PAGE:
Beacontree Technologies

The Possibilties are Endless!

What is RFID?

RFID (Radio Frequency IDentification) is a technology that incorporates the use of electromagnetic or electrostatic coupling in the radio frequency (RF) portion of the electromagnetic spectrum to uniquely identify an object, animal, or person.

Why Use It?

Applications that currently use barcode technology are good candidates for upgrading to a system that uses RFID or some combination of the two. RFID offers many advantages over the barcode, particularly the fact that a RFID tag can hold much more data about an item than a barcode can. In addition, RFID tags are not susceptible to the damages that may be incurred by barcode labels, like ripping and smearing. These makes RFID a great candidate to locate and use for inventory and shipping purposes to reduce mistakes and speed up the process of doing tasks.

Advantages of using RFID Technology

How RFID can benefit your business

RFID systems can offer a business many benefits ranging from better tracking of work in process to speeding up throughput in a warehouse.

When a business has pain points, such as asset tracking and visibility issues, RFID technology can enable an organization to have automatic visualization of objects with no line of sight or human intervention.

The use of RFID technology can benefit a business through reduced administrative errors, labor costs associated with scanning bar codes, internal theft, errors in shipping goods and more efficient inventory levels.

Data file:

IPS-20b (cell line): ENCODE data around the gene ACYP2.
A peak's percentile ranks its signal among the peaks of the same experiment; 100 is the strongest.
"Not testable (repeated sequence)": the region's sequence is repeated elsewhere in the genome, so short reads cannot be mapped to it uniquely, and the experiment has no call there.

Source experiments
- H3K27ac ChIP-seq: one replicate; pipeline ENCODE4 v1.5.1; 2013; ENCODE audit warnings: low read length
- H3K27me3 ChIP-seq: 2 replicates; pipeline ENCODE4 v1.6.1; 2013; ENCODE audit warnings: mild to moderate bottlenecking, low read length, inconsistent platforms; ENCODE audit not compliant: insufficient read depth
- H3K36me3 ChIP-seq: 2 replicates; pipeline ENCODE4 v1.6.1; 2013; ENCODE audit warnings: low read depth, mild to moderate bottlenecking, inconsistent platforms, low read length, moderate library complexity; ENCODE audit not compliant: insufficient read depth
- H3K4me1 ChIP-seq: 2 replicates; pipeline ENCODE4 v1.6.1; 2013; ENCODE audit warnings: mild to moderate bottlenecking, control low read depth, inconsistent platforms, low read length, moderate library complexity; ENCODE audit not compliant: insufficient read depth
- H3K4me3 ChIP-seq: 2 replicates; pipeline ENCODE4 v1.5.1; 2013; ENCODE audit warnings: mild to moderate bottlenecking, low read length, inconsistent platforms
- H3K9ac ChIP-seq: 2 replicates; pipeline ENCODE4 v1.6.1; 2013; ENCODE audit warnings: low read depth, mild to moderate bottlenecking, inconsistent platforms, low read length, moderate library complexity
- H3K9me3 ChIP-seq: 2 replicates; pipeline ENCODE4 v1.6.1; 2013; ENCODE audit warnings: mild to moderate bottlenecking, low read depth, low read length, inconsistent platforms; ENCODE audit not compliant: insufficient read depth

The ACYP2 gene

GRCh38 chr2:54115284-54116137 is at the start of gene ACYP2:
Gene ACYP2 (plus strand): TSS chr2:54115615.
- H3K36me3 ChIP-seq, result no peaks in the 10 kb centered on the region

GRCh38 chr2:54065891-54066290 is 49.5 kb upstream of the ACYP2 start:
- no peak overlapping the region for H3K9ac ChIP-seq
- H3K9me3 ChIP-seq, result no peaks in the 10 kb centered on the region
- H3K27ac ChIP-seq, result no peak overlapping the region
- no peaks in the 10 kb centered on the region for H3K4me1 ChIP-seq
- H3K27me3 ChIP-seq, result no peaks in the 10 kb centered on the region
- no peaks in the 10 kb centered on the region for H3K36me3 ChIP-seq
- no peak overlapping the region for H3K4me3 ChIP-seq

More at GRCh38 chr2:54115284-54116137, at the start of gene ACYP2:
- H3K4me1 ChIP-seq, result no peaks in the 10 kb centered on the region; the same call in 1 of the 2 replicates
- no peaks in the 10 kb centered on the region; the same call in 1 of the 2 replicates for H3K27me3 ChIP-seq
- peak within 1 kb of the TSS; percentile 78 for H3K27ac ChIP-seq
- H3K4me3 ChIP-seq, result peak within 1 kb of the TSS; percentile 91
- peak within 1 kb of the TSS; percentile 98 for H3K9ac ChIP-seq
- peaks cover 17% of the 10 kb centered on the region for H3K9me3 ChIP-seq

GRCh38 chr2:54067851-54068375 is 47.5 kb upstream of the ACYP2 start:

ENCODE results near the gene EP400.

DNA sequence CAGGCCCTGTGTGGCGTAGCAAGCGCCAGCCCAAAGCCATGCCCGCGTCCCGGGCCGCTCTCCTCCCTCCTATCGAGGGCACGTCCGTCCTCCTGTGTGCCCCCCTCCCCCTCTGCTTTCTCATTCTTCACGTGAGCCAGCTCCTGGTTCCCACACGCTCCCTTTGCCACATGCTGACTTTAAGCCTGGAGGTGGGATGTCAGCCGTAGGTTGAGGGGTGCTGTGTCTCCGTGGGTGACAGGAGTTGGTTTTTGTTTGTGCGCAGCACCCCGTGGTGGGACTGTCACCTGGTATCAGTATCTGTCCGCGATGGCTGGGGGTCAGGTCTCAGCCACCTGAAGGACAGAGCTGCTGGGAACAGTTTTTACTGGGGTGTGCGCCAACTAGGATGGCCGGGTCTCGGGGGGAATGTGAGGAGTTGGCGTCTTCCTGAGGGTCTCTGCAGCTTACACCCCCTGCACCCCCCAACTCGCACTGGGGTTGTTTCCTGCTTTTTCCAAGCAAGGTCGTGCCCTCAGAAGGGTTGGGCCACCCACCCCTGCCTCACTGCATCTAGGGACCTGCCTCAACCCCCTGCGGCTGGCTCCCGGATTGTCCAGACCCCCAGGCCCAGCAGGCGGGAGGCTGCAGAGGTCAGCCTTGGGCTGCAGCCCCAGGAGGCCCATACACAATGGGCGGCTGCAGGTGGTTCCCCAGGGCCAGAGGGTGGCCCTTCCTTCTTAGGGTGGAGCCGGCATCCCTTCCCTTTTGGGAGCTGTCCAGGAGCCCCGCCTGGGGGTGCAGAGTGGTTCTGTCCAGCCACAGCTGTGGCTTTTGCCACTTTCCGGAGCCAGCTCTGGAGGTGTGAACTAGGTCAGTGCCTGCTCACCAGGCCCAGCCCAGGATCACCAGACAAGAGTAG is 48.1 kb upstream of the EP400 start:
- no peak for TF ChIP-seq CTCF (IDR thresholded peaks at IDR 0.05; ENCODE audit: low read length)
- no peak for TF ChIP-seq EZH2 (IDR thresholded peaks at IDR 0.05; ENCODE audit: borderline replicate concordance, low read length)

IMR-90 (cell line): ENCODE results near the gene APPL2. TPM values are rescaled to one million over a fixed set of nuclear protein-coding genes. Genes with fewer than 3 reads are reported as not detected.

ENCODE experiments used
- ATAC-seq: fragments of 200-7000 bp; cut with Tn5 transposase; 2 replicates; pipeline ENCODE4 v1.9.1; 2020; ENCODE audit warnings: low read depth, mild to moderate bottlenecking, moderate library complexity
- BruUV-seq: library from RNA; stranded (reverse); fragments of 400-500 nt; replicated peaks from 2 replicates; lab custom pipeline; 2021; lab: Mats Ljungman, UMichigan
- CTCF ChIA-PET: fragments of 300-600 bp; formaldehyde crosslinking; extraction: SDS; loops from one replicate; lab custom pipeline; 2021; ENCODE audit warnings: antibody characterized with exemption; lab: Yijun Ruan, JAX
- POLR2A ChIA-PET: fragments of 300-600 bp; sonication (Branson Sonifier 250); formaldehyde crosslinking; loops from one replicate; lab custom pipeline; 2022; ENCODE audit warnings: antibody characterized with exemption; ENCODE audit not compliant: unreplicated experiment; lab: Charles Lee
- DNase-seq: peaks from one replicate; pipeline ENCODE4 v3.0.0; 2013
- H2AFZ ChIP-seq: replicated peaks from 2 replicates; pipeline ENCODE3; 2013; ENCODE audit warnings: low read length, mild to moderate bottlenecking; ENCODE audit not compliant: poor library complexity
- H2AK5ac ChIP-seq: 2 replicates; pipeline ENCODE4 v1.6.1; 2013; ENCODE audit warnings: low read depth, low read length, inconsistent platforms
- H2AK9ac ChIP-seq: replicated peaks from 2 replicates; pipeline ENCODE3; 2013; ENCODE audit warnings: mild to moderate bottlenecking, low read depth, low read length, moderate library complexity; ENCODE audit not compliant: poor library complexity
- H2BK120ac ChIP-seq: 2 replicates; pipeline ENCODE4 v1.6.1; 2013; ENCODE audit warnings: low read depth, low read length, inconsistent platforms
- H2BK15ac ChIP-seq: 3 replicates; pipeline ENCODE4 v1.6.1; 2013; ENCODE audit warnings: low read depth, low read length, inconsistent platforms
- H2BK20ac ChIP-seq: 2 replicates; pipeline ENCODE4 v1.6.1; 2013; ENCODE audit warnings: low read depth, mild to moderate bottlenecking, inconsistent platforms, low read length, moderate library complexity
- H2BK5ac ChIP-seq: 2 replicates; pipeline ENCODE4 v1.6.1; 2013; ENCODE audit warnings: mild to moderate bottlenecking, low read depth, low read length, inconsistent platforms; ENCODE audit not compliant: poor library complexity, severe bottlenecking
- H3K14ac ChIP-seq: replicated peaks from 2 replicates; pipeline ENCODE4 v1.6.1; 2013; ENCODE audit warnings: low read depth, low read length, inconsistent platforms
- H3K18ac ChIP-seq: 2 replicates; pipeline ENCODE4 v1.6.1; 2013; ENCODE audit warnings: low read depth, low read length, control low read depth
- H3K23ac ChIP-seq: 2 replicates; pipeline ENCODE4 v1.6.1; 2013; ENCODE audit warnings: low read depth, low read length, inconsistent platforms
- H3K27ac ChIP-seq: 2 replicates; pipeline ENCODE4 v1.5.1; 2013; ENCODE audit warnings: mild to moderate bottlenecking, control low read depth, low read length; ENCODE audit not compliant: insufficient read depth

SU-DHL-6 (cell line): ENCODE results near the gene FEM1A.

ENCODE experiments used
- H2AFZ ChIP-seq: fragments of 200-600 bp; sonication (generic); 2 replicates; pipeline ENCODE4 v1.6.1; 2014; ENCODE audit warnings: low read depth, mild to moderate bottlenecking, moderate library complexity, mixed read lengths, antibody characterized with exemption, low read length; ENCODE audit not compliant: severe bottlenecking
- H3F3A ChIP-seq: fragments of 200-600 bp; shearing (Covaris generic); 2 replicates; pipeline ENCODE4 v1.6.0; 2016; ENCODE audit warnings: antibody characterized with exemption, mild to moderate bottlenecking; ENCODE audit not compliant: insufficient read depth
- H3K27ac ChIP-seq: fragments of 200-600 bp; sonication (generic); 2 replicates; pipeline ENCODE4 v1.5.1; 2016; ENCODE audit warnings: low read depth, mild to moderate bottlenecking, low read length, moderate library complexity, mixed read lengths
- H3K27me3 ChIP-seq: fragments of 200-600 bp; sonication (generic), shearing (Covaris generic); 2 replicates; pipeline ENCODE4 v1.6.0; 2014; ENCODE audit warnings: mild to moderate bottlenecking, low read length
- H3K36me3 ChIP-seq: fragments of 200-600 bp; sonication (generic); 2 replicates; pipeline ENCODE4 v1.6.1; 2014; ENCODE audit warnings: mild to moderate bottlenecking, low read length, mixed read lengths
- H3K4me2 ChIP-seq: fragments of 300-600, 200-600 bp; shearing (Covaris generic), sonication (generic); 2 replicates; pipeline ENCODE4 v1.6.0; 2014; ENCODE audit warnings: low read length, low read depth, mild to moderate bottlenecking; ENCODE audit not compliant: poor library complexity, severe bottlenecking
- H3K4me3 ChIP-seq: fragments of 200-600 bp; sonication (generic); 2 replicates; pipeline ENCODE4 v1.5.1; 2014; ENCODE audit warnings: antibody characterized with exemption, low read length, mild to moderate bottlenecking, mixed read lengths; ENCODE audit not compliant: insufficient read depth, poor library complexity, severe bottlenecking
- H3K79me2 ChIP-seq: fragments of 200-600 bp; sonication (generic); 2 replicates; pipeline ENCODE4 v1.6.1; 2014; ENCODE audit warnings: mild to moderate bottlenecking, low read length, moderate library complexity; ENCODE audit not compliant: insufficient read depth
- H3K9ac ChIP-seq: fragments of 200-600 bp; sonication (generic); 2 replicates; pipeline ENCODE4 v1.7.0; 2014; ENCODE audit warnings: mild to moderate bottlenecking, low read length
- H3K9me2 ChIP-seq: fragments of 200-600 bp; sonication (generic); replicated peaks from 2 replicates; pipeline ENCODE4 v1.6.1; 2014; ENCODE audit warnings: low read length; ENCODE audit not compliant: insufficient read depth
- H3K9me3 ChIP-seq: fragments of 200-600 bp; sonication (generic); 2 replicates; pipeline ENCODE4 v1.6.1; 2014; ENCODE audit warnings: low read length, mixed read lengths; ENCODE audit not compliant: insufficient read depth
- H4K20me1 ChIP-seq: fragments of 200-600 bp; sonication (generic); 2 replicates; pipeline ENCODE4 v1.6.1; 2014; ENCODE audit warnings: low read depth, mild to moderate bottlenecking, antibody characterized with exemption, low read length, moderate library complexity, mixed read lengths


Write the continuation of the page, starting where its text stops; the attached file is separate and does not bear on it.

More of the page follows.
RFID systems can be used just about anywhere, from clothing tags to missiles to pet animals to pharmaceuticals – anywhere that a unique identification system is needed.


The primary benefit of RFID tags over barcodes is the fact that information stored on multiple RFID tags can be read simultaneously and automatically, while barcodes must be optically visible and scanned manually one-by-one. RFID tags can be read or written to at distances of up to several feet, while in motion, in any orientation, through intervening objects, and without the need for line-of-sight.

Read rate
High throughput. Multiple(>100) tags can be read simultaneously
Very low throughput. Tags can only be read manually, one at a time
Line of Sight
Not required. As long as items are in the read range of reader or antenna, they will be read and direct line of sight is not required
Required. Scanner must physically see each item directly to scan, and items must be oriented in a very specific manner
Human Capital
Low. Once up and running, the system can be completely automated or requires low human intervention.
Large requirements. Each item must be scanned individually and manually to get correct orientation of bar code and scanner.
Read/Write Capability
More than just reading. Ability to read, write, modify and update
Read only. Ability to read items and nothing else.
High. Much better protected, and can even be internally attached to items and read without being visible.
Low. Easily damaged or removed; cannot be read if dirty or greasy or not in line of sight.
High. Difficult to replicate. Data can be encrypted, password protected , or include a “kill” feature to remove data permanently, so information stored is much more secure.
Low. Much easier to reproduce or counterfeit.
Event Triggering
Can be used to trigger certain events(like door openings, alarms etc.)
Not capable. Cannot be used to trigger events